Traditional environmentalism will tell you that agriculture in the Midwest in the 19-20th centuries destroyed the great prairie ecosystem. But there is another story, from another culture, that says the prairie is waiting, just under the surface, and will come back when our relation to the land changes.

What does that mean?


Each morning I go down to my office and share a cup of coffee with whatever gods and spirits the day will bring my way, whichever wights the night has left me. Now, you can laugh (and I’m quite sure some of my friends and family do, yes) at the thought of me slopping a couple of tablespoons of coffee into a mug each morning in my office. What’s it gonna get you? What is it for? Nothing happens.  That is missing the point. Through our gift, we acknowledge we have already received, simply by being alive, being present, being part of the pattern.  Through our gift, we weave ourselves a little more deeply into that pattern. We establish connection, relation.

So nothing is supposed to “happen” (except hopefully the coffee wakes me up).

Gift economies have been found the world over. The European settlers misinterpreted the Native Americans’ pattern of gift giving in early contact and hence the offensive and mistaken term “Indian giver” came into being. For that matter, we (for I am descended from those settlers and am planted firmly in this culture) also misheard and misunderstood “potlatch”—a feast where wealth is given away and honor accrued through the giving—turning it into “potluck,” at best a church supper and at worst “luck of the draw.”

We misunderstand the nature of religious offerings if we mistake what is a gift economy for a notion of simple reciprocity or a “prosperity gospel.”  This gift economy emphasizes establishing and maintaining good relation. It’s also about passing the gift forward.


We brought our culture with us… and we were curiously un-curious about the cultures already here—plant, animal, human — for far too long.

We’re still curiously un-curious in how we approach our place in the world. The failure of environmentalism, Pagan-identified or not, as far as I can tell, is—it has not been radical enough. We have understood ourselves as humans as somehow separate and separated from the environment—it is our specifically human footprint  upon a passive and receptive “nature” that traditional environmentalism addresses. If we can “lessen our impact” we can save the world.

I am not interested in saving this world—I don’t even know what that would mean, outside of me trying to protect my privileged lifestyle, which given the reality of most peoples across the globe I have no right to do. I do hope that humans will survive this wave of extinctions because I have a soft spot for our species. But I’m convinced in order to survive our relation to the land must change. We must listen harder, respond more thoughtfully and also more immediately.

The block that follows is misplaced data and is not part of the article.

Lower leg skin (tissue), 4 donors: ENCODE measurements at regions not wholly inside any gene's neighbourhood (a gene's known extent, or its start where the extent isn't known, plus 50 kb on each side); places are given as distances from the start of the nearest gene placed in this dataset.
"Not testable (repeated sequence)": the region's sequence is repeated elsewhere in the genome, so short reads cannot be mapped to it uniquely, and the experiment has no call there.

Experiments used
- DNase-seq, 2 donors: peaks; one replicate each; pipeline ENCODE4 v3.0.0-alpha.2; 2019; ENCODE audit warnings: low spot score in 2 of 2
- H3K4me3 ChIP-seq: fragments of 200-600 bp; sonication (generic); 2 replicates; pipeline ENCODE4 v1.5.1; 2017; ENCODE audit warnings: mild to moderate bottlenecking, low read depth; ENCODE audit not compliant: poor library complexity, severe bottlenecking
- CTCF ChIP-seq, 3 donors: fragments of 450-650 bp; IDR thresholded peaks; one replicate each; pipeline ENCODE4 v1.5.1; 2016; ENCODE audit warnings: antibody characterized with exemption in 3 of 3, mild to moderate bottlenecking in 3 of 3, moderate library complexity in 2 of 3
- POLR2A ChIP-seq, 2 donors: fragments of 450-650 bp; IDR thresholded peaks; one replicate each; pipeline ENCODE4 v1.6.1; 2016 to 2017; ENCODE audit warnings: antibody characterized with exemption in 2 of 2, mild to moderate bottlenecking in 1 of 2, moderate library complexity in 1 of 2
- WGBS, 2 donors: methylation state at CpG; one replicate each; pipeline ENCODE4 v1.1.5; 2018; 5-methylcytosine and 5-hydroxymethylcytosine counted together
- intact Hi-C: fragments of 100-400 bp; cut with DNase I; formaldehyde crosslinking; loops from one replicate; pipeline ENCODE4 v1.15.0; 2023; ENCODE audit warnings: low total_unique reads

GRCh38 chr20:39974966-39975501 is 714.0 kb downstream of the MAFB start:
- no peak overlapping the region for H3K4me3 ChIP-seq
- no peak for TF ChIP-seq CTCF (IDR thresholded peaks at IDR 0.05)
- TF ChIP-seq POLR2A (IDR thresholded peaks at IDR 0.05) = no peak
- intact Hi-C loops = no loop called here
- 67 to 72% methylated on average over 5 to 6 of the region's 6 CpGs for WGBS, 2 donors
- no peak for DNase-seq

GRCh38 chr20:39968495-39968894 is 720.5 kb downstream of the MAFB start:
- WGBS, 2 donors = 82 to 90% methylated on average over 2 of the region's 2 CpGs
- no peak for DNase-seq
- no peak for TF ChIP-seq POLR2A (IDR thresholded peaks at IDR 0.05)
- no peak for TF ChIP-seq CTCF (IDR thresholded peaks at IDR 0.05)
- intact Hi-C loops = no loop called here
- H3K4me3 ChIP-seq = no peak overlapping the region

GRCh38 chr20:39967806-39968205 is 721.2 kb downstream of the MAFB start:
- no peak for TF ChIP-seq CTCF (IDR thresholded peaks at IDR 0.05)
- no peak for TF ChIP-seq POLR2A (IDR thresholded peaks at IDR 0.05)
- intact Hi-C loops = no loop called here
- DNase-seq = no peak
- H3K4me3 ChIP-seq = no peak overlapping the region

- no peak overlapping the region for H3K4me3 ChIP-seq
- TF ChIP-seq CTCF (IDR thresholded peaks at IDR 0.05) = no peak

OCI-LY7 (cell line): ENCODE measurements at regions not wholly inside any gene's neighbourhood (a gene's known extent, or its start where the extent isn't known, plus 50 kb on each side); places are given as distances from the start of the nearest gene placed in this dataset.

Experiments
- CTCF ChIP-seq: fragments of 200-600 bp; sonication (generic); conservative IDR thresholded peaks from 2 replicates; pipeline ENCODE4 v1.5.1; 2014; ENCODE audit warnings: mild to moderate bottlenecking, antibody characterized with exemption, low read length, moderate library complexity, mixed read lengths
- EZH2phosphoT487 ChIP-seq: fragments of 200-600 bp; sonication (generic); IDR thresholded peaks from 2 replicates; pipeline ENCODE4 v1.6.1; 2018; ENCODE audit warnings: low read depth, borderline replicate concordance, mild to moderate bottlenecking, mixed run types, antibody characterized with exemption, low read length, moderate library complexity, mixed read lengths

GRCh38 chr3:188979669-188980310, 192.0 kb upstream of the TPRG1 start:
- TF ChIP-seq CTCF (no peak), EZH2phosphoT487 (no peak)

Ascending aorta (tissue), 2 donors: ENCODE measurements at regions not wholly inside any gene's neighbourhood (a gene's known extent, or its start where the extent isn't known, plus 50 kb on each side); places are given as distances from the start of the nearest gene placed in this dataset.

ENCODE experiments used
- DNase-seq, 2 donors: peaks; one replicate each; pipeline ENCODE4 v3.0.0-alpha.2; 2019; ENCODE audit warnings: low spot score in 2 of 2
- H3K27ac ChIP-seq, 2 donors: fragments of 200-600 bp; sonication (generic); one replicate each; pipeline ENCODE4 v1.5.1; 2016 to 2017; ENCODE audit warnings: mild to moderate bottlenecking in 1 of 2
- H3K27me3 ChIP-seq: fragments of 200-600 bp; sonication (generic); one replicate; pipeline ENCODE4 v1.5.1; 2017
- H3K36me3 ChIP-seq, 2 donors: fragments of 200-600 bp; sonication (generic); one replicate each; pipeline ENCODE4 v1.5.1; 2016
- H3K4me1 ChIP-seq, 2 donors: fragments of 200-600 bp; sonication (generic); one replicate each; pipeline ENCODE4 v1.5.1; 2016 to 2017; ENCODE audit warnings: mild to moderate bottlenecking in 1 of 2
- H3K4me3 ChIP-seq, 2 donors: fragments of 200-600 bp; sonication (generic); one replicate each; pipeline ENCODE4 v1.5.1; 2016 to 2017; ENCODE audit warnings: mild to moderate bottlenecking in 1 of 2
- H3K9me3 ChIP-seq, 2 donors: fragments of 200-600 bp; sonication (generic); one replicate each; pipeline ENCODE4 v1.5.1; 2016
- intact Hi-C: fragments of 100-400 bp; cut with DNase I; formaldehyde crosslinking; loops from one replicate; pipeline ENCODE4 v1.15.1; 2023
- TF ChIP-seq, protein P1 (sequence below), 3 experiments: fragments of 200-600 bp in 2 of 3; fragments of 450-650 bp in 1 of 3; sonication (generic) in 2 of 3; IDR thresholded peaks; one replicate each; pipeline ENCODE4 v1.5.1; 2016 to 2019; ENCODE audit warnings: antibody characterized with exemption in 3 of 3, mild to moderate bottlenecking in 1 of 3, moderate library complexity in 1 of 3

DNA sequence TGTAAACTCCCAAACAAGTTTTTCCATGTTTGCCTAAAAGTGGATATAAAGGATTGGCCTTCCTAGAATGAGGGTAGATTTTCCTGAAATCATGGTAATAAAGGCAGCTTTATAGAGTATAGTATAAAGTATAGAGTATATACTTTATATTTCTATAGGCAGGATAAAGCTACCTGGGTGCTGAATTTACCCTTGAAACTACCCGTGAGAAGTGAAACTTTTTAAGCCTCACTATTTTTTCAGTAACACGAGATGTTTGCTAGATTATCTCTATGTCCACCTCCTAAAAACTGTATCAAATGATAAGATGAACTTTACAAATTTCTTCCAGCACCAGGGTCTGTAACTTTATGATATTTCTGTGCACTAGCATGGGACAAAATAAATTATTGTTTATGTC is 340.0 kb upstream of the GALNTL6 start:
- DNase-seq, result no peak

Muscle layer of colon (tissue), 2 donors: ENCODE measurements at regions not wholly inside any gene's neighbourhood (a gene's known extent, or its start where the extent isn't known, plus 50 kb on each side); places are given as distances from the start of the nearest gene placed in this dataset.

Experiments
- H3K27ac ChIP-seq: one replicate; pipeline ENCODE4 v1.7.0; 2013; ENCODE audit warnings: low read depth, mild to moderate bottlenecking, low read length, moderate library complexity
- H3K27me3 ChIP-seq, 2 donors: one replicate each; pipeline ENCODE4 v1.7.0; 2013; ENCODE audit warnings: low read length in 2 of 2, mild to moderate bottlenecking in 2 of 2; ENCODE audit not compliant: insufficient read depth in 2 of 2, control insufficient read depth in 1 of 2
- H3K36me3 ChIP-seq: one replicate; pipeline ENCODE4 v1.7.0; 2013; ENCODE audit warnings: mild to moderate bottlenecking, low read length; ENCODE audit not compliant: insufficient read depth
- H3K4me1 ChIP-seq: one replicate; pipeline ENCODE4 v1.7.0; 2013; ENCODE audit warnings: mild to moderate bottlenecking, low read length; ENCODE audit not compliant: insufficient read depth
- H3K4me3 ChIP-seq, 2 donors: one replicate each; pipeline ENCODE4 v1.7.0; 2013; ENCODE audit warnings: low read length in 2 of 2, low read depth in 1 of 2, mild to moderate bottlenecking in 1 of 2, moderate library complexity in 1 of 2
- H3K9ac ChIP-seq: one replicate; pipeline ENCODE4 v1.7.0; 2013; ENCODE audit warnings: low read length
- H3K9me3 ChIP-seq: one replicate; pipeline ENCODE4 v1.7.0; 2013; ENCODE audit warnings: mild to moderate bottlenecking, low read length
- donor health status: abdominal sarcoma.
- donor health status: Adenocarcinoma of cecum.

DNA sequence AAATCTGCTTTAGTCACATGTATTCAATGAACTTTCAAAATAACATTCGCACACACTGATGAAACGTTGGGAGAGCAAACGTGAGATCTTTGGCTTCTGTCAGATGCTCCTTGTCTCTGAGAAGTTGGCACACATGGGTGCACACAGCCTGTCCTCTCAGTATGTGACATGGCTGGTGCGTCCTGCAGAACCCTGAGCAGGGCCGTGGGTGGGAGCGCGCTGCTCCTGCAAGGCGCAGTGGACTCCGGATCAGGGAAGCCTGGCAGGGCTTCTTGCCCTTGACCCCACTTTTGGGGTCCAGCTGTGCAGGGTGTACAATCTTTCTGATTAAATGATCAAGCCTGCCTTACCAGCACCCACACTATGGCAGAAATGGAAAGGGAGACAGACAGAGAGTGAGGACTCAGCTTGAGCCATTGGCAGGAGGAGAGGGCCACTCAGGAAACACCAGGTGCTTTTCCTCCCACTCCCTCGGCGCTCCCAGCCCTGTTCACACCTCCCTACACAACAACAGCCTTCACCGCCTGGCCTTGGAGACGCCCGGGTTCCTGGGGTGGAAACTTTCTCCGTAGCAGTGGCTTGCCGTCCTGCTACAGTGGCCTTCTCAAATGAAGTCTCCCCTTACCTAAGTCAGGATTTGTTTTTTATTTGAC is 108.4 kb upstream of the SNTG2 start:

The world is alive and aware and we are part of it. The world is not dying, but it is possible that we, along with so many other species, are. “In the midst of life we are in death. Earth to earth, ashes to ashes, dust to dust.” Given this reality, what does it mean to pay the gift forward now?

I say: in the midst of death we are in life—let’s not forget that. We can honor our beloved dead and mourn extinctions personal and monumental, but our allegiance in the gift economy is to the living and those to come.  Listen, grow. Stay flexible. Recognize what symbiotic relationships you are part of, what permacultures you participate in. Play your role. Nurture those around you, be they human, plant, animal, mineral, other.

We must remember our places. We must remember ourselves within these places. What would it be to acknowledge and embrace our own immersion in the land, and our own vulnerability? As someone who is more an indoor than outdoor person, what I’m saying here challenges me. I’m not advocating for some nostalgic back-to-the-land movement. So what do I think must happen?

I don’t have any easy or quick answers tonight, but somewhat vaguely, I can say: the word “pagan” for me is not a question of believing one thing or another. And it’s not a set of practices or rituals. If it’s anything at all, “pagan” signifies  an altered orientation to the world we inhabit. Who  do you listen to and for? Are you willing to attune yourself to river bend? To the passerine? This summer’s rampant Queen Anne’s lace?

We are in life, meshed, snared, scared and dancing still, and have a responsibility to act like it.

Finding Our Differences: My Experience of the Polytheist Leadership Conference

“The witches have departed, leaving no addresses ; the last of them is now somewhere diminishing into distance, headed for the fields of amaranth and asphodel…” (Innes, 1984, p. 37).

As the Polytheist Leadership Conference drew nearer, I realized that the whole affair was an unknown quantity. I had no idea what to expect. I had spent the months prior preparing my presentation, itself a much more arduous process than I had anticipated, and so I had left myself with only the final week before the conference to actually consider just what I was doing. At this point in the game, it was far too late for me to be afraid, but I was certainly apprehensive. I had made a commitment, and had received so much support that I certainly could not back out. Anyway, I had done all of this work, and I would not allow myself to squander it.